Available document on Net Neutrality from the evidence of (Gilroy 13), (Guo and Subhajyoti 152), and (Joch 14) examines the implications of net neutrality. A significant amount of work was done on the issue using statistical measurement and analysis to satisfy the evaluation. The report of (Gilroy 13) highlights on the emerging issues such as debate on device neutrality, content delivery, and search neutrality and how they shape web traffic changes.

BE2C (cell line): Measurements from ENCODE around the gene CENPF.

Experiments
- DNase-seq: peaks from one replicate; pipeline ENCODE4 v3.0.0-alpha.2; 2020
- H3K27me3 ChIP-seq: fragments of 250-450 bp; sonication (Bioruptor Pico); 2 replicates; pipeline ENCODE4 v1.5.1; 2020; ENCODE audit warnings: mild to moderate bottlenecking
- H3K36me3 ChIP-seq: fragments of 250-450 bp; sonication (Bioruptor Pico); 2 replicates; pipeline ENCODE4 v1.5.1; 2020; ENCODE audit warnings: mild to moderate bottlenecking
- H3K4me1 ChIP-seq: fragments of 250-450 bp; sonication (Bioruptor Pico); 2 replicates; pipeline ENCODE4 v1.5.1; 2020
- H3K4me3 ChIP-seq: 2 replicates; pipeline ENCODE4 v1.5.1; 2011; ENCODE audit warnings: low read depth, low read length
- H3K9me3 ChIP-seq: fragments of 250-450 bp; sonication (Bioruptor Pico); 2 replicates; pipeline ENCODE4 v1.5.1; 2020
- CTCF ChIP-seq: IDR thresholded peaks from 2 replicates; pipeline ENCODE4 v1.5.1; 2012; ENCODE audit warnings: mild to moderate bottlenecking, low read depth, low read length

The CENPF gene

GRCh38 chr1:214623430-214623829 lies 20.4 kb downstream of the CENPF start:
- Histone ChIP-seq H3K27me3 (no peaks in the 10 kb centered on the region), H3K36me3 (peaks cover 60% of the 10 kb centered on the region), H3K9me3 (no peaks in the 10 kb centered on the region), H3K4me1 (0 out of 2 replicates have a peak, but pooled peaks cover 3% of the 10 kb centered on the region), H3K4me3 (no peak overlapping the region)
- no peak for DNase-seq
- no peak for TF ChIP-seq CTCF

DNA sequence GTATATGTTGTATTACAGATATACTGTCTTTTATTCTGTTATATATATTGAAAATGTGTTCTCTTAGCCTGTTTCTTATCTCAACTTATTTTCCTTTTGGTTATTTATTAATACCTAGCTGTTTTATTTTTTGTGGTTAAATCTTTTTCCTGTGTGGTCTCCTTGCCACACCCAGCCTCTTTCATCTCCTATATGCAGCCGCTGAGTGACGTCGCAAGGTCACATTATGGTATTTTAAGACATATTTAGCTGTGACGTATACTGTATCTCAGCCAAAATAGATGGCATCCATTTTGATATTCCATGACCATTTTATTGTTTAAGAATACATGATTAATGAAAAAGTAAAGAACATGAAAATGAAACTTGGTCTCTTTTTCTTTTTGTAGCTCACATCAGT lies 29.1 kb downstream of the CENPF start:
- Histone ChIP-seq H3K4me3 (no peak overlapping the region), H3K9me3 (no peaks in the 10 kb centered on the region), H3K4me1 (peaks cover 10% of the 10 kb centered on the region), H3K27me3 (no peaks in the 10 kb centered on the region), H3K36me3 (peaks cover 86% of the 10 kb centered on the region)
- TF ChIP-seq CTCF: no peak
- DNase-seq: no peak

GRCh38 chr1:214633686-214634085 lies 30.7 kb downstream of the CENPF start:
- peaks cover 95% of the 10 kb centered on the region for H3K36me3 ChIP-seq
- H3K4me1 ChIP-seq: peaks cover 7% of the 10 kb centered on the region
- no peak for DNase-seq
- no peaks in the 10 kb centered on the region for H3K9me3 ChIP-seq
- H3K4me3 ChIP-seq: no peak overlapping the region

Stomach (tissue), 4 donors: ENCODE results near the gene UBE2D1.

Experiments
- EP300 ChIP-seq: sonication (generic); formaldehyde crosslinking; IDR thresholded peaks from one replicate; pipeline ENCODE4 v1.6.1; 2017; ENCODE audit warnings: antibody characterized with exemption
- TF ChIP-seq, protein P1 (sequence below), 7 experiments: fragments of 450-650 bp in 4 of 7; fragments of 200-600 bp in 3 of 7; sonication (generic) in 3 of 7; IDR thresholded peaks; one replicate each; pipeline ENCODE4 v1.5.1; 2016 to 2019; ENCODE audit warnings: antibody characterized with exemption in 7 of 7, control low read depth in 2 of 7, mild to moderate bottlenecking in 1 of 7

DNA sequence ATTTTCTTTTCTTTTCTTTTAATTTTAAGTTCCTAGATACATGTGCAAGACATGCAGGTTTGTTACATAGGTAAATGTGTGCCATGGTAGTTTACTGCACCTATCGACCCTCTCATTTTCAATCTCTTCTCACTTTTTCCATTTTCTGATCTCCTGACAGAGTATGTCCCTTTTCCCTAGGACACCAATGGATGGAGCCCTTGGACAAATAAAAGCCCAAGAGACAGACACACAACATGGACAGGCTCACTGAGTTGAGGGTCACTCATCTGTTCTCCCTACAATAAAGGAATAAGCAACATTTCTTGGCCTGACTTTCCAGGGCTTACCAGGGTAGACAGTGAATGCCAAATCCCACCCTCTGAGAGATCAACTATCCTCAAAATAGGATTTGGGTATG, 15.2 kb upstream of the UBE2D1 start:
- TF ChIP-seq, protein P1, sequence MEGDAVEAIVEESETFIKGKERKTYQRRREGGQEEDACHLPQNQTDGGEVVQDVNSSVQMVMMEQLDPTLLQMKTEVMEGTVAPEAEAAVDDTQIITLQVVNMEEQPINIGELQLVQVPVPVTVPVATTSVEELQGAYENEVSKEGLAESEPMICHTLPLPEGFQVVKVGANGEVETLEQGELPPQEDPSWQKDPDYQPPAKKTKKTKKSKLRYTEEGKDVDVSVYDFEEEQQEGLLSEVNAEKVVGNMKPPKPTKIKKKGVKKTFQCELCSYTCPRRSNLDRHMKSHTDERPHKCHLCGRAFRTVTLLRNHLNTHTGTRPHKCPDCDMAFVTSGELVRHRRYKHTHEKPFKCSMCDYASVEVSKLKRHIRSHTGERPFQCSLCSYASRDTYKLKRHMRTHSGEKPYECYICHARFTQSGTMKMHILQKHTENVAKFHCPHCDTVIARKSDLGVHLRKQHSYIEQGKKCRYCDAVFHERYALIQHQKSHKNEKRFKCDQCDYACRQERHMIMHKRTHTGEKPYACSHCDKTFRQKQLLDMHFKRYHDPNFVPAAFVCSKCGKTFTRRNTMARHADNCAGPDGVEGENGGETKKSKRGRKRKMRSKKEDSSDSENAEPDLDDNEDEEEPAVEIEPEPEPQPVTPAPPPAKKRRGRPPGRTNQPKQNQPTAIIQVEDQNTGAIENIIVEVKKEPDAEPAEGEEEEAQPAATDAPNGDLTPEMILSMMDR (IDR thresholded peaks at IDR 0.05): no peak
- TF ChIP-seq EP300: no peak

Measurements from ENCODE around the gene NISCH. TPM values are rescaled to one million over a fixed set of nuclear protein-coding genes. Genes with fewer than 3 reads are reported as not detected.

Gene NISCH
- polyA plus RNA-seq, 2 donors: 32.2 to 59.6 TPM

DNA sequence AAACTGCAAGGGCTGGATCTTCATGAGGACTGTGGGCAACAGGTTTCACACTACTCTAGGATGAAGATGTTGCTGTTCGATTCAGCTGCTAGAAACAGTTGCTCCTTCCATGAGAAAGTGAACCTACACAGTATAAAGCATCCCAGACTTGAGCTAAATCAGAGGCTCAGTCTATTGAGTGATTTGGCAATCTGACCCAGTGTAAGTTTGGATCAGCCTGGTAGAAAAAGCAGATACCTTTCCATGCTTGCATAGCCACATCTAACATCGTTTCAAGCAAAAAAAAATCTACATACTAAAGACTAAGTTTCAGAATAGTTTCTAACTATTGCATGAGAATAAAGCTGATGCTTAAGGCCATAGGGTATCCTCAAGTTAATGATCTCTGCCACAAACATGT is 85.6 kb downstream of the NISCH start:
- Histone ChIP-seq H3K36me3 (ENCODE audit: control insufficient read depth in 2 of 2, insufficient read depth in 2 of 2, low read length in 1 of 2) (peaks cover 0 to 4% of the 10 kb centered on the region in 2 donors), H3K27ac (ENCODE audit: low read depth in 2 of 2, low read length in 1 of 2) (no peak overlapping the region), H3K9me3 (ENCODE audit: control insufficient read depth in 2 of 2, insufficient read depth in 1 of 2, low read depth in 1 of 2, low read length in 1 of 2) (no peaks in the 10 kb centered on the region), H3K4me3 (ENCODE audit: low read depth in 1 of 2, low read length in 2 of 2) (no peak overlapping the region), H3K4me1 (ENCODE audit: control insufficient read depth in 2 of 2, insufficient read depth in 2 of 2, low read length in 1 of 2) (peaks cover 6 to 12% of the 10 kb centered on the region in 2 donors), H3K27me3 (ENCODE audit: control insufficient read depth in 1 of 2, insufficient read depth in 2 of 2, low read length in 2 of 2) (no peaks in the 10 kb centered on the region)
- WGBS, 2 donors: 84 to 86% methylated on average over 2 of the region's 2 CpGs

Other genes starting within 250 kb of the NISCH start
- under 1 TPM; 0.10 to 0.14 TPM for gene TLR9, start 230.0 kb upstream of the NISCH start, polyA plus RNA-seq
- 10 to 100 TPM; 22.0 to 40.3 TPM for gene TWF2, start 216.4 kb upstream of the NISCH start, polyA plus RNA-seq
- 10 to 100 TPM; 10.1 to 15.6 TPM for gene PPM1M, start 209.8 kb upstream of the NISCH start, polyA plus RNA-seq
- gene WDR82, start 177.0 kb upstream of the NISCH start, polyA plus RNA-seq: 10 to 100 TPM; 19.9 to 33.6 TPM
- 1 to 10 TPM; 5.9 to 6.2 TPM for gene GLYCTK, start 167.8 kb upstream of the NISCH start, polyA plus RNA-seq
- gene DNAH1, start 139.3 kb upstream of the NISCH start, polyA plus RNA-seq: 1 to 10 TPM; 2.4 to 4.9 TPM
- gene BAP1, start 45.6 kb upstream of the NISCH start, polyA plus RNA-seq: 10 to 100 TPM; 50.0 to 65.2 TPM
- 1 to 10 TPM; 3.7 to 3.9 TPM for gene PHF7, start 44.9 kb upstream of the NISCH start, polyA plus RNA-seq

The idea of operating a network with no discrimination is the cause of disagreement with the current FCC policy. According to Guo and Subhajyoti (155) broadband providers both in the traditionally and the modern ones must treat all content equally. It includes Facebook, Twitter, cloud-based activities, Netflix videos, and file sharing activities. This policy will work to ensure that internet users get to run different applications with no content provider with a preferential treatment over the other. In this setting internet, service providers cannot block any content or charge differential rates. FCC drafts an equal basis policy as the standard of the natural feature of the system. Guo and Subhajyoti (155) argue that internet service providers such as Verizon can continue to keep data flowing since they desire to control the traffic by creating faster lanes (Kabay 1). Verizon asserts that the requirement of net neutrality is unconstitutional and once eliminated the economy will present many opportunities to people in this industry. Those in favor of net neutrality do not support this view. Many reports argue against the position of Verizon that seek to overturn net neutrality (Johnson 9). Among those that coined net neutrality, suggest high economic turnover upon adoption of this legislation. Supporters of net neutrality assess innovation possibilities to enable the internet spell out and allow the termination fees (Larribeau 6). The policy perspective of net neutrality applies game theory to evaluate potential consequences of the loss in net neutrality. The research of (Gilroy 31) and (Anderson 96) proves The FCC continues to govern the internet service providers as the court of the Appeals provide. The evidence of Gilroy and Anderson the loss of net neutrality would favor the internet providers while hurting the content providers. This research additionally finds that it is more expensive to expand net neutrality than it is to abolish the rules. Larribeau (6) observes on the existence of the digital divide who upon losing net neutrality can regard information as a luxury due to their social, economic status. Joch (14) and Anderson (95) make an assessment on the growth of data traffic that hinders proper traffic controls. Some proponents to this debate cite of over positioning of the network capacity due to regulations. Regulations can also lead to problems of congestion during peak times